Build global competence in your high school students.
Investigating issues, recognizing perspectives, and communicating ideas — these are three important capabilities of globally competent students.* Many high school teachers have had great success incorporating ICONS simulations into their classes as a way to help develop these capabilities in students while also strengthening their negotiation, collaboration, and writing skills.
Supporting student growth
Our simulations are an ideal fit for advanced high school courses. We encourage high school classes to start with one of our simulations with role sheets, as this simulation style provides the most structure for students, and then progress to our more research-focused simulations. For more tips on introducing ICONS simulations in high school courses, please contact our team.
Ideas for funding
We know cost is always an important consideration. If you have challenges obtaining funding for a simulation, the ICONS staff maintains a list of relevant grant opportunities and potential funding sources for high schools. Please contact us for a list!
In addition, ICONS provides simulation funding assistance to high schools in need within the State of Maryland as part of the University of Maryland's state outreach efforts. Contact the ICONS team for details.
Connecting to Common Core
ICONS simulations support learning relevant to a number of the Common Core State Standards**, including:
- W.11-12.1: Write arguments to support claims in an analysis of substantive topics or texts, using valid reasoning and relevant and sufficient evidence.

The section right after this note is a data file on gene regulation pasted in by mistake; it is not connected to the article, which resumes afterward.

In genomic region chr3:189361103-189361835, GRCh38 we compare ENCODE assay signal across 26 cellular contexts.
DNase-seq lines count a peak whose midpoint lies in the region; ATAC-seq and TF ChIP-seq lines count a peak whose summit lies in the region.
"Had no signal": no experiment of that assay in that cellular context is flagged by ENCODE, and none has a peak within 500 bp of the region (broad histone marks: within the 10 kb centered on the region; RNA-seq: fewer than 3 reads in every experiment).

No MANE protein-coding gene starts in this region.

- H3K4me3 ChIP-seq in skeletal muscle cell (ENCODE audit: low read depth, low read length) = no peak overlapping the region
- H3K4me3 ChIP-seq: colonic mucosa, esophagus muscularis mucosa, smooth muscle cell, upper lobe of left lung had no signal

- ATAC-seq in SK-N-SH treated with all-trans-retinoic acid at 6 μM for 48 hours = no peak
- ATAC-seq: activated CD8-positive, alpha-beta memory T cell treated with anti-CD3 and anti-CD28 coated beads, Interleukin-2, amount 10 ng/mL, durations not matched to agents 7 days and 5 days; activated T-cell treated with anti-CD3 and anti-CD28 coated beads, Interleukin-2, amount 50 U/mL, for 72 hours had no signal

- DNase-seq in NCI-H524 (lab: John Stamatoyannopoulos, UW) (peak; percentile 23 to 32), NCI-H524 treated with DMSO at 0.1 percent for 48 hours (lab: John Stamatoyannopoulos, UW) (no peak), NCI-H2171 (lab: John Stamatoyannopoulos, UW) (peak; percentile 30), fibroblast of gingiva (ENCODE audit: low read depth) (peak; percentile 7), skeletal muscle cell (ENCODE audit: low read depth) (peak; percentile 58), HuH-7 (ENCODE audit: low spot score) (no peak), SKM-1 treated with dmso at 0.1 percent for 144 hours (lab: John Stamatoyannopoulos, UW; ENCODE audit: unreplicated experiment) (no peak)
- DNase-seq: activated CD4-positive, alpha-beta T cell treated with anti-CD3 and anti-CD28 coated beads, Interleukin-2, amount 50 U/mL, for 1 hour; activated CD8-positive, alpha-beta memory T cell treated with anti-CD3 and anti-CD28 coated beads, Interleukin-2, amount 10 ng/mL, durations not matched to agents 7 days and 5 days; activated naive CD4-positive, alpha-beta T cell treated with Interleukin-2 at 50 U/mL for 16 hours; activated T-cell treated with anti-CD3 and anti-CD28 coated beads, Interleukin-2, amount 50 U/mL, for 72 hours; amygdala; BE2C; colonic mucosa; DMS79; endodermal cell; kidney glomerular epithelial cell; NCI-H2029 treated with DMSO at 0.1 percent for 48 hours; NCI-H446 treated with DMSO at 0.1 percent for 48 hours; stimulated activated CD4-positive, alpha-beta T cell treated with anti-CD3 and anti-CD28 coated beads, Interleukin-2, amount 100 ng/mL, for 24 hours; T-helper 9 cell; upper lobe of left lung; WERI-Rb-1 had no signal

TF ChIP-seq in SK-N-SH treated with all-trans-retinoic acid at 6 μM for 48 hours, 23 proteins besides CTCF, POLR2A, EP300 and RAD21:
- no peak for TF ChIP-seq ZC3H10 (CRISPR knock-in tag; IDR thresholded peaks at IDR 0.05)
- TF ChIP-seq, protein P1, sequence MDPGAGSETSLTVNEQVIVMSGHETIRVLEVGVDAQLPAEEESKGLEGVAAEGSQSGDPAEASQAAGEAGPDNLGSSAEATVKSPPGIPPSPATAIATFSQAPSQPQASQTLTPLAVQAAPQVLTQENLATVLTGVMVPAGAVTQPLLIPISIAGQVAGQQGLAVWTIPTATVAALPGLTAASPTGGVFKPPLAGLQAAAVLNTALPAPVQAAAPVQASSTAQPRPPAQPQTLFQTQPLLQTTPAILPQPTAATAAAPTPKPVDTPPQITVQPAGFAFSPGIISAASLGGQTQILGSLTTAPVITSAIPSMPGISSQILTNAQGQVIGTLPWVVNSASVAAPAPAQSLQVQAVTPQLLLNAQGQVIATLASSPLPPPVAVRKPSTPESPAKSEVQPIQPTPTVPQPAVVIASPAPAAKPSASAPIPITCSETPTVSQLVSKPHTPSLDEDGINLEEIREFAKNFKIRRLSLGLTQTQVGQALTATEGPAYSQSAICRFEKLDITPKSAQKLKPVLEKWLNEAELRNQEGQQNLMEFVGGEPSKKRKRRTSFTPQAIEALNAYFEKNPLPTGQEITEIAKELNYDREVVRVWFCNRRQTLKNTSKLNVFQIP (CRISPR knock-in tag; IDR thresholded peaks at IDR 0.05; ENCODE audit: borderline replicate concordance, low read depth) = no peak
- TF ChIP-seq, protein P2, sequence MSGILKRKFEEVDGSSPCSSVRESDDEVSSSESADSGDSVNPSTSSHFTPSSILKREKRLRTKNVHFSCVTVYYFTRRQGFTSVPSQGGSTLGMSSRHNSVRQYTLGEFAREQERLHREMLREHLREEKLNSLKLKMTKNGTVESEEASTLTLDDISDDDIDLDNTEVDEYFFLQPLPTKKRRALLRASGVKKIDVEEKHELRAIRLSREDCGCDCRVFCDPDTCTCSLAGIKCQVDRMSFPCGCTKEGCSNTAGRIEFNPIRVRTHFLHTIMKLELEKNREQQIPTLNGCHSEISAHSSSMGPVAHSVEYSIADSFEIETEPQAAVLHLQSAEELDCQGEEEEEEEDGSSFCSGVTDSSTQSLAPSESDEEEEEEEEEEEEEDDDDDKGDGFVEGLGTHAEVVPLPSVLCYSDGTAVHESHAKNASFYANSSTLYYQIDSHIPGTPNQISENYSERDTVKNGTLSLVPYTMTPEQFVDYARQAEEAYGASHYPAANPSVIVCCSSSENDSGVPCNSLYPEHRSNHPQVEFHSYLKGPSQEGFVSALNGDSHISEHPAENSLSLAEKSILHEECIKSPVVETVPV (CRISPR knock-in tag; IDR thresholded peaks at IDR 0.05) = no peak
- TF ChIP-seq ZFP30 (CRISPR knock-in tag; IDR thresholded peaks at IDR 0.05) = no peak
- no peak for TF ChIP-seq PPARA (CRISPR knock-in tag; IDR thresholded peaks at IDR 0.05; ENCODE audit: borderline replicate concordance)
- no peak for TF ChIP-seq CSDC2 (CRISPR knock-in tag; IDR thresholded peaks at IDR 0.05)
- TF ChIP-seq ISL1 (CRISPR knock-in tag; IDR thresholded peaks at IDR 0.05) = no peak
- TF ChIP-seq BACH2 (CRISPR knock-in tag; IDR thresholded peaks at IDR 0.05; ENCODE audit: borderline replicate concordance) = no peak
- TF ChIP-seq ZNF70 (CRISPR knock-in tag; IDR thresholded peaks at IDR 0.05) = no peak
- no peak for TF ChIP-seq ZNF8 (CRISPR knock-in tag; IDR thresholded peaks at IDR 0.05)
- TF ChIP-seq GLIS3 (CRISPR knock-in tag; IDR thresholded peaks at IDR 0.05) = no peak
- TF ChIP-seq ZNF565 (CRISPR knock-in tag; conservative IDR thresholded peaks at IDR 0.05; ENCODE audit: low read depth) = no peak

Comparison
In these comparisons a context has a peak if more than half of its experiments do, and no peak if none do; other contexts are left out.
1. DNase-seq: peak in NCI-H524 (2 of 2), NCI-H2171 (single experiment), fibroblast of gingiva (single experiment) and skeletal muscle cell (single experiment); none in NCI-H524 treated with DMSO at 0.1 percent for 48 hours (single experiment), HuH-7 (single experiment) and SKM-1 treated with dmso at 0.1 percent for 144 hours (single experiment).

- W.11-12.4: Produce clear and coherent writing in which the development, organization, and style are appropriate to task, purpose, and audience.
- W.11-12.5: Develop and strengthen writing as needed by planning, revising, editing, rewriting, or trying a new approach, focusing on addressing what is most significant for a specific purpose and audience.
- W.11-12.6: Using technology, including the Internet, to produce, publish, and update individual or shared writing products in response to ongoing feedback, including new arguments or information.
- W.11-12.7: Conduct short as well as more sustained research projects to answer a question (including a self-generated question) or solve a problem; narrow or broaden the inquiry when appropriate; synthesize multiple sources on the subject, demonstrating understanding of the subject under investigation.
- SL.11-12.1: Initiate and participate effectively in a range of collaborative discussions (one-on-one, in groups, and teacher-led) with diverse partners on grades 11-12 topics, texts, and issues, building on others' ideas and expressing their own clearly and persuasively.
- SL.11-12.3: Evaluate a speaker's point of view, reasoning, and use of evidence and rhetoric, assessing the stance, premises, links among ideas, word choice, points of emphasis, and tone used.
- RH.11-12.7: Integrate and evaluate multiple sources of information presented in diverse formats and media (e.g., visually, quantitatively, as well as in words) in order to address or solve a problem.
- RH.11-12.8: Evaluate an author's premises, claims, and evidence by corroborating or challenging them with other information.
*These capabilities were highlighted in the Global Competence Matrix created as part of the Council of Chief State School Officers' EdSteps Project, in partnership with the Asia Society Partnership for Global Learning. © 2011 by the Council of Chief State School Officers, Washington, DC All rights reserved. View the Global Competence Matrix.
** © 2010 National Governors Association Center for Best Practices and Council of Chief State School Officers. All rights reserved. View the complete Common Core State Standards.